How much would you pay if you, a baseball team owner, knew you were getting the greatest player of his generation, and likely one of the greatest players to ever play the game?
For Angels owner Arte Moreno, the answer is $430-million over twelve years. That’s how much the Angels will be paying superstar outfielder Mike Trout, per a report from ESPN’s Jeff Passan. Both the total value of $430-million and the average annual value of $35.8-million will be the highest ever in Major League Baseball.
If a single player making nearly half a billion dollars over the course of twelve years sounds absurd, consider this: in one season, Mike Trout’s salary will nearly match the entire payroll of the 2019 Tampa Bay Rays.
But then again, this is Mike Trout we’re talking about. Through his age-26 season, Trout has posted 64.3 bWAR, more than any other player at that age. Only eight years into his career, he has more bWAR than Hall of Famers Mike Piazza, Vladimir Guerrero, and Hank Greenberg. He’s never finished lower than fourth in MVP voting; throw out the 2017 season in which he only played 114 games, and he never finished lower than second. He averages 9.2 fWAR per season; pro-rate his injury-shortened 2017 to a full 162 games, and that number jumps to 9.6.
And what’s even scarier? He’s only getting better. From 2014, his OPS has increased every year; the last two season’s he’s posted the highest OPS in all of baseball. His OPS+ is even higher, coming in at a ridiculous 199 in 2018, the highest of any active player and the highest by a player not tainted by a steroids scandal since George Brett’s 1980 season. His walk rate is up, his strikeout rate is lower than at the start of his career, and oh, yeah, his defense is improving as well (up to a 4.0 UZR in 2018).
But he must have weaknesses, right? Let’s take a look at his heat map, courtesy of Fangraphs:
So, how do you get Mike Trout exactly?
Defense, contact, power, speed on the basepaths; Mike Trout can do it all, and he’s only getting better. But $430-million dollars, really? As Jon Tayler of Sports Illustrated shows, $430-million isn’t just a fair price–it’s actually a steal for the Angels. Using WAR projections and value-per-win projections, Tayler estimates Mike Trout’s actual worth over twelve years at nearly $825-million.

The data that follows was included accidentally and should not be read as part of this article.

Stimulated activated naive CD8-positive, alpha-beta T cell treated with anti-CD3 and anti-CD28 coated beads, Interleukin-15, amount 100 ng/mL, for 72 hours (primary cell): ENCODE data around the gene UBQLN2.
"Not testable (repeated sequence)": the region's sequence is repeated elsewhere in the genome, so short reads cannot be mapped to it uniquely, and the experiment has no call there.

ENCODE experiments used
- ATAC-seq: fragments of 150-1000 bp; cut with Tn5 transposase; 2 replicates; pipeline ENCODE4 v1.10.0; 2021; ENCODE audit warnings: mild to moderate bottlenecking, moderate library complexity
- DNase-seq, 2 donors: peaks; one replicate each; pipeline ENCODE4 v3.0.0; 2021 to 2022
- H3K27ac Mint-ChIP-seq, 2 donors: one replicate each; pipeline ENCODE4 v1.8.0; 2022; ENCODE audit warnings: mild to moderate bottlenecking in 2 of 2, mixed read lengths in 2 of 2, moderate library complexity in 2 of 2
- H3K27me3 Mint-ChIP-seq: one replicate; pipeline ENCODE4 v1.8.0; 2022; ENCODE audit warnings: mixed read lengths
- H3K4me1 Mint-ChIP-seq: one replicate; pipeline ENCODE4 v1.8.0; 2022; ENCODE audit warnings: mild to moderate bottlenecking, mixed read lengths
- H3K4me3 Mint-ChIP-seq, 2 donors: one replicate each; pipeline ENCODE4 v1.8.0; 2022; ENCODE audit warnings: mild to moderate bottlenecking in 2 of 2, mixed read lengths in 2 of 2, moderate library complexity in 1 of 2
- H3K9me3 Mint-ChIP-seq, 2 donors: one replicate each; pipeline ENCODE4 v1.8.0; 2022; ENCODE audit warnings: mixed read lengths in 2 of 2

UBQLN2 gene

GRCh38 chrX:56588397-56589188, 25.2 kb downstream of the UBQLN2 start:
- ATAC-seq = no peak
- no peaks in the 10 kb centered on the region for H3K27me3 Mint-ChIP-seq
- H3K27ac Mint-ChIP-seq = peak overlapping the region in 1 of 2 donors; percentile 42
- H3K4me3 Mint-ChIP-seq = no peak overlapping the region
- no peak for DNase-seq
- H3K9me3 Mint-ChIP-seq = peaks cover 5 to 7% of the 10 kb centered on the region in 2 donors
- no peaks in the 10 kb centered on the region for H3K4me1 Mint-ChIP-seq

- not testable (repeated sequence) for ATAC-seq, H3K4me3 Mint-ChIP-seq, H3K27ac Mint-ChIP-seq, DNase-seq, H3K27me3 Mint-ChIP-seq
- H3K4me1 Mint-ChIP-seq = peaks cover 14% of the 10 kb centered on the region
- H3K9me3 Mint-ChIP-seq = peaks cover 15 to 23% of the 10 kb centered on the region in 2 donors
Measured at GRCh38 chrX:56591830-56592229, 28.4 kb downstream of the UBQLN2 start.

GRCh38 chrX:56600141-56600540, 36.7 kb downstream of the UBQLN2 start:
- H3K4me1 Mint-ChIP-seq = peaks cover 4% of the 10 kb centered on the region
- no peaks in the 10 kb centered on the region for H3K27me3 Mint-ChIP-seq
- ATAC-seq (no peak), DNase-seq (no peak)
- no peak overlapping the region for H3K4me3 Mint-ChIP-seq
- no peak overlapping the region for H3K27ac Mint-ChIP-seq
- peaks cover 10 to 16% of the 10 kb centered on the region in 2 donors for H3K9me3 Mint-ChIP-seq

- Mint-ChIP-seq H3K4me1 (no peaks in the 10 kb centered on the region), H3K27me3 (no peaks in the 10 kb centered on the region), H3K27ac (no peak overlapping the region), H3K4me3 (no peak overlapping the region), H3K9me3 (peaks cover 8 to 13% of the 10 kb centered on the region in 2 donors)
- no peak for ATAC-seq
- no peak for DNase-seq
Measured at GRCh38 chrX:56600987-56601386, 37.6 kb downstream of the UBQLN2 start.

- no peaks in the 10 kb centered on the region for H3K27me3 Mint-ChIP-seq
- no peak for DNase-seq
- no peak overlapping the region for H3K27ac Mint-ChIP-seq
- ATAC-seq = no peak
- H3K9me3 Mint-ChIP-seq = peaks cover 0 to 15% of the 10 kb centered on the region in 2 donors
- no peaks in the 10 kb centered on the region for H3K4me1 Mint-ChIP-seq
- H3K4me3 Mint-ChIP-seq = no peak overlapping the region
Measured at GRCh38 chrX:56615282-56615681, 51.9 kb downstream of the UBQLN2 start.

Mike Trout is simply incredible. Any number you choose, any stat you want to look at, any facts you marshal to your defense, Trout defies them all. He consistently shatters our understanding of what greatness is and will be used as a benchmark for excellence for the rest of his career. The conversation about the value of his new contract isn’t the one we should be having.
The conversation we should be having is this: What next? For all his greatness, Mike Trout has only appeared in one postseason series, where his Angels were swept by the Kansas City Royals in three miserable games. The Angels have tried to go for it, building a roster last year that included former Tigers stars Ian Kinsler and Justin Upton, as well as Japanese two-way phenom Shohei Ohtani. They finished one game below .500.
Mike Trout is locked in with the Angels. He’s made a commitment to playing his best baseball in Anaheim. Now, it’s time for the Angels to make a commitment to him, by building a championship team to allow baseball’s greatest player to shine on baseball’s biggest stage.
Scott is the guy you see at the ballpark with a loaded hot dog in one hand and a marked-up scorecard in the other. He’s been following baseball since 2006, when his beloved Tigers made the World Series. Scott is an expert in baseball film trivia, a connoisseur of ballpark food, and a firm believer that pitchers should have to bat (I’m looking at you, Bartolo Colon).